Dr Cha 0143384549 (whatsapp)
Dr Ling 0109314124 (English)
Ms Cha 0127896635 (mandarin)
We see each resident not as someone locked in a moment of time labeled as old, but as a timeless person who has a past and a future. We take the time to get to know each person's past in order to appreciate and respect each individual.
Well being in our nursing home:
1.Spiritual well being
We care for our residents spiritual well-being through personal conversations, physical touch and by "being present". We plan for facilitating activities catered to each individual.
Click here for more info
2.Mental and physical well being
Is your family member losing interest in activities? Having no identifiable feelings or emotions about events? Lacking the energy to participate in life? Do these symptoms of apathy sound familiar?
Apathy can be connected with depression or other mental health disorders, or the result of physical illness, or the side effects of medication.
The best prescription for avoiding apathy and memory decline may be a familiar one — exercise. In fact exercise can actually increase brain volume.
We organise activities that provide opportunity for musical entertainment, socializing, and self-expression. We combine these with strengthening and balance exercises twice a week. We will keep varying our daily activities to curtail boredoom.
Nursing care in our nursing home:
1. Respite care and Daycare
Respite care and daycare gives both caregivers and seniors a break from the usual routine. Caregivers get some free time, to take care of other responsibilities, and much needed mental breaks.
We offer companionship to seniors, prepare their meals, provide personal care (for example, assisting with bathing, toileting, and exercising), and, for some, tend to their medical needs -- by administering medication, for example.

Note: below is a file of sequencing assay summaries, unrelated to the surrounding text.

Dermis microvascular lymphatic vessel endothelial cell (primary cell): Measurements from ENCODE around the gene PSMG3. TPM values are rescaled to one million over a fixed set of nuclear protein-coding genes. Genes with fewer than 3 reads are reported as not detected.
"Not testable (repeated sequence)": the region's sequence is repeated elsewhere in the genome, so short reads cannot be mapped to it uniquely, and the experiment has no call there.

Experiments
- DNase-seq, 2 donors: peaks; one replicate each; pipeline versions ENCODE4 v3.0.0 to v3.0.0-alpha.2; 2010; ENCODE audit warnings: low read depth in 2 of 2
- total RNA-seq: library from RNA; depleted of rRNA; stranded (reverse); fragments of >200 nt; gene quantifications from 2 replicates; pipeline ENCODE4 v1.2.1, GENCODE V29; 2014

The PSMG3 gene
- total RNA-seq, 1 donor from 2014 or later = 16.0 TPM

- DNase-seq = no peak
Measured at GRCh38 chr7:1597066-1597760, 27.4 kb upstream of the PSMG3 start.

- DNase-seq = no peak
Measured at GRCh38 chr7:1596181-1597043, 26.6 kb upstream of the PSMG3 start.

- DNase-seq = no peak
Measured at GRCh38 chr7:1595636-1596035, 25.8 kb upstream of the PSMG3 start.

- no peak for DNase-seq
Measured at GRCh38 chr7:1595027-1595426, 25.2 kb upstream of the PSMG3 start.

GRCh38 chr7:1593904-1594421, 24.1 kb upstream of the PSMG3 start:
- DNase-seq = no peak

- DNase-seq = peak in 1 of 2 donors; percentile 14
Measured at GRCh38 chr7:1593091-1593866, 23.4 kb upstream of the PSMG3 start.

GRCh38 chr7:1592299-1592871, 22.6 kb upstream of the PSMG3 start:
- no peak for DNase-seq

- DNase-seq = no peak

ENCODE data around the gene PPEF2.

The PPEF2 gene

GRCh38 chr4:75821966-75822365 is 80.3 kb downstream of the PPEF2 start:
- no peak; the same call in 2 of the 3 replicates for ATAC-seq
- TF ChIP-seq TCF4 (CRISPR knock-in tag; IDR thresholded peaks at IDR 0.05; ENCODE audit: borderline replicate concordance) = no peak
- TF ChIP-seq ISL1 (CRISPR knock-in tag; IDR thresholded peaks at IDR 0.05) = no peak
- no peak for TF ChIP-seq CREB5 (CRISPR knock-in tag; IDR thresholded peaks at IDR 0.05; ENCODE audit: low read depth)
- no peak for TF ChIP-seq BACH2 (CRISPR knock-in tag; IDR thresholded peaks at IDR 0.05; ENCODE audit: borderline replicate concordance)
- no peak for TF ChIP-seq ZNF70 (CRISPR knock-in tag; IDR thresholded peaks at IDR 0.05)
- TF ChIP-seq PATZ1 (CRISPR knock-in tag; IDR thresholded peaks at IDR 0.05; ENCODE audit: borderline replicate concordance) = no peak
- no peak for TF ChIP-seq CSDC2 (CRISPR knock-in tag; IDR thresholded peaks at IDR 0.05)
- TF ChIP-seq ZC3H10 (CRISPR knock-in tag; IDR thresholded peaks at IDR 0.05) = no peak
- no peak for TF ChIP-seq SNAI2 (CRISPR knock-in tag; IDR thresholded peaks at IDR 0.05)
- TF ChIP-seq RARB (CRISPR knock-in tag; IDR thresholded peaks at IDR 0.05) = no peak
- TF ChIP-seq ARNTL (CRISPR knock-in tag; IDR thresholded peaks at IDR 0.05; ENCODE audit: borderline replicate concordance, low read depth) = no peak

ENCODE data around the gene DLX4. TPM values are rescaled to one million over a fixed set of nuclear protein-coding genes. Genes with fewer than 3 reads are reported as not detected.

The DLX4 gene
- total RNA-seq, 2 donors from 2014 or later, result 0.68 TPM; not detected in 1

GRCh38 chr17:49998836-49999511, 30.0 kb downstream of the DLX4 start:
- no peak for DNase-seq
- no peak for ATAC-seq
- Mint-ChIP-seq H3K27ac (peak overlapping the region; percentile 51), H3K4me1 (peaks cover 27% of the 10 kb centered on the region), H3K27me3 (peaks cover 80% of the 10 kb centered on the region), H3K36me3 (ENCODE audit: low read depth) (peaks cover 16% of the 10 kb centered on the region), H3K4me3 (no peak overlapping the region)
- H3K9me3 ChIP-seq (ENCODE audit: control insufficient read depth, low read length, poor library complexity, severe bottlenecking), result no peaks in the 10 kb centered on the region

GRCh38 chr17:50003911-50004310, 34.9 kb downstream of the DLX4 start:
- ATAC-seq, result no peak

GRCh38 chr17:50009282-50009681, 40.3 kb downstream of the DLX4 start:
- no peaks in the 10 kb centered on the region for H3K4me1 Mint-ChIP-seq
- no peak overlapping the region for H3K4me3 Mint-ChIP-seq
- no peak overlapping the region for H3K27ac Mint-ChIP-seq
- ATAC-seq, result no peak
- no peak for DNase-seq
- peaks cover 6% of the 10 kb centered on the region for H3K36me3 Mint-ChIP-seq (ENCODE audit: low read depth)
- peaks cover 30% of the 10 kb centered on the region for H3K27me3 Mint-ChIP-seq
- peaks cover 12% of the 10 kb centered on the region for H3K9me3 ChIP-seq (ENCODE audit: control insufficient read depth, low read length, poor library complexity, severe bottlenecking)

Every person who comes to the EEC has lived a full life.
2. Skilled nursing care
Wound dressing or dispensing and monitoring medications
Physical therapy working with a resident to rectify strength and balance issue
Occupational therapist helping a resident to become independent again, particularly when it comes to dressing, personal hygiene and eating
pharmaceutical, laboratory services
social and educational activities
end-of-life or hospice care
*Personal care focuses on helping residents with activities of daily living, such as:
maneuvering in and out of bed and/or walking
3. Dementia Care
Alzheimer's disease is a specific form of dementia. As Alzheimer's disease or dementia progresses, the level of care and assistance a person requires increases. While many families prefer to keep their loved one home for as long as possible, we understand that a person who suffers from dementia and Alzheimer's will eventually require 24-hour supervised care in catered settings.
The questions below may be helpful when determining if a move to the EEC is a good option:
Is the person with dementia becoming unsafe in their current home?
Is the health of the person with dementia or my health as a caregiver at risk?
Are the person's care needs beyond my physical abilities?
Am I becoming a stressed, irritable and impatient caregiver?
Am I neglecting work responsibilities, my family and myself?
Would the structure and social interaction at a care facility benefit the person with dementia?